Moral commitment is based on the sense of obligation that employees feel towards the organisation. This sense of obligation can arise for moral or ethical reasons, such as the conviction that remaining loyal to the organisation is the right thing to do, or because of benefits received, such as training, for which one feels obliged to “give something back”.

Employees with high moral commitment stay in the organisation because they believe it is their duty to do so, often regardless of personal satisfaction with their work. They feel that they owe the organisation something or that it would be morally wrong to leave the organisation.

Cost/benefit-based commitment

Cost/benefit-based commitment differs from the other two in that it is based on the perceived costs associated with leaving the organisation.

In contrast to affective commitment, which focuses on emotional attachment to the organisation, and moral commitment, which is based on a sense of moral or ethical obligation, employees with high cost/benefit-based commitment remain in the organisation because they perceive the costs of leaving to be too high.

These costs can be financial (e.g. loss of salary, bonuses or pension entitlements), social (e.g. loss of friendships or professional networks at work) or in the form of career opportunities (loss of promotion prospects or the need to demonstrate skills that are highly valued in the current organisation elsewhere).

The decision to stay is therefore more rational and calculating, based on a weighing up of advantages and disadvantages.

To summarise, the main difference between the different types of commitment is the nature of the bond between the employee and the organisaiton

In affective commitment, the bond is emotional and is based on identification with the organisation, whereas in moral commitment, the bond results from a sense of obligation. In the case of cost-benefit-based commitment, the bond is purely rational.

How do the different types of commitment affect satisfaction, performance and willingness to quit?

Affective Commitment has the strongest and most lasting effect on satisfaction and performance. It is also the type of commitment that most strongly motivates employees to stay with the company.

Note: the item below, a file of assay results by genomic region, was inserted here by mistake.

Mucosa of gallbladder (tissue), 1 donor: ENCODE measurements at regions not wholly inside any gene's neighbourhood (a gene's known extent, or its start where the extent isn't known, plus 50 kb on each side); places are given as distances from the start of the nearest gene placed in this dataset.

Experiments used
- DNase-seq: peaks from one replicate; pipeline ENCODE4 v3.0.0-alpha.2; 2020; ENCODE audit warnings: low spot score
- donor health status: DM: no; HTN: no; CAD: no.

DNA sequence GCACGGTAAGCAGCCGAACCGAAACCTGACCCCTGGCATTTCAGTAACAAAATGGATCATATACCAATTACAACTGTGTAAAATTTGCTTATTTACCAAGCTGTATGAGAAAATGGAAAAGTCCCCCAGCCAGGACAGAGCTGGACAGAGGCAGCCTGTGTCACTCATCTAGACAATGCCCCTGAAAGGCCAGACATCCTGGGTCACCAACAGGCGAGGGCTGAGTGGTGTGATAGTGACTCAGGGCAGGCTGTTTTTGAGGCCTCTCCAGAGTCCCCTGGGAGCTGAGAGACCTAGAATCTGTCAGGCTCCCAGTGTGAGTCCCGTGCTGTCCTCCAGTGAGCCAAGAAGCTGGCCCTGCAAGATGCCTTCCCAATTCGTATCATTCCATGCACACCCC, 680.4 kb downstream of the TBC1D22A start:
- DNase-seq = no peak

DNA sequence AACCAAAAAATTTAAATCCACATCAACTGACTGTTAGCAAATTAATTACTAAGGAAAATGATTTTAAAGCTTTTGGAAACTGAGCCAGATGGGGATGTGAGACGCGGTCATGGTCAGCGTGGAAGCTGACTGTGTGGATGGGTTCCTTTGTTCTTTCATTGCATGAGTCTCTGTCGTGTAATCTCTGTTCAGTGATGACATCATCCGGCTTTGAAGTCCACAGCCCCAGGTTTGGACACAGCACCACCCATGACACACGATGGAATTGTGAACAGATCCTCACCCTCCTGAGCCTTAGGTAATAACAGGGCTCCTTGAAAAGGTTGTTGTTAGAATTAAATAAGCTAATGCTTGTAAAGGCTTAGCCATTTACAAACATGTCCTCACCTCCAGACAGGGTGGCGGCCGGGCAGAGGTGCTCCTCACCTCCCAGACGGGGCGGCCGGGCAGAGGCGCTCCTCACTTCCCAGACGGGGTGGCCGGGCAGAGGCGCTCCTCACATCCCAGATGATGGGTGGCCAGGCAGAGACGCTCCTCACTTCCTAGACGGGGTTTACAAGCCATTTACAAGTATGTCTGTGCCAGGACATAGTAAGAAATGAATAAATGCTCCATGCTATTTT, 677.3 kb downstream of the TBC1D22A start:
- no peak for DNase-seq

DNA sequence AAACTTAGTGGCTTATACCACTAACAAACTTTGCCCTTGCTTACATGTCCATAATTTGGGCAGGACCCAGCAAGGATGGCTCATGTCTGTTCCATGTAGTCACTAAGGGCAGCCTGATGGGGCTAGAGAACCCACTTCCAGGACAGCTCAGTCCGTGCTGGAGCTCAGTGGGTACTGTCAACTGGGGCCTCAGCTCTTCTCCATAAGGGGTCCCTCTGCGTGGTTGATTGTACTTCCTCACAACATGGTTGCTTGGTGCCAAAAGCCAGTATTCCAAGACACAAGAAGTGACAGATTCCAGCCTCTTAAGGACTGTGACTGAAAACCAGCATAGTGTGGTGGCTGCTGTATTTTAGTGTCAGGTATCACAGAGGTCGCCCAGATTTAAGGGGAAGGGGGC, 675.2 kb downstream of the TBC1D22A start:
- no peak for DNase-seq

Moral commitment has a positive effect on satisfaction, but hardly influences the willingness to perform better.

In contrast, cost/benefit-based commitment has a certain effect on the willingness to stay with the company, but unfortunately has hardly any positive effect on satisfaction and performance.

Experience has shown that employees with high cost/benefit-based commitment are less motivated to deliver high performance than employees with high affective commitment. However, the presence of cost/benefit-based commitment can also contribute to stability, as employees are less likely to quit, which can reduce turnover rates, especially in times or industries where labour market opportunities are limited.


How can I identify the type of commitment among our employees?

In order to recognise what type of commitment employees have, managers can look at various indicators and take targeted measures. It is important to note that these methods are not always clear-cut and there can be overlaps between the different types of commitment.

Below are some approaches that can help identify the type of commitment. You can enter the results in the Commitment Assessment Tool. To get a copy of the tool, use the Contact Form with the subject “Commitment Assessment Tool”.


Indicators for affective Commitment

  • Enthusiasm and passion: Employees show a natural enthusiasm for their work and the organisation’s goals
  • Volunteering: They go above and beyond their normal duties and take part in voluntary activities or initiatives<
  • Positive attitude: A generally positive attitude towards work and the working environment is recognisable<
  • Strong identification: Employees identify strongly with the organisation, its values and goals<

Indicators for moral commitment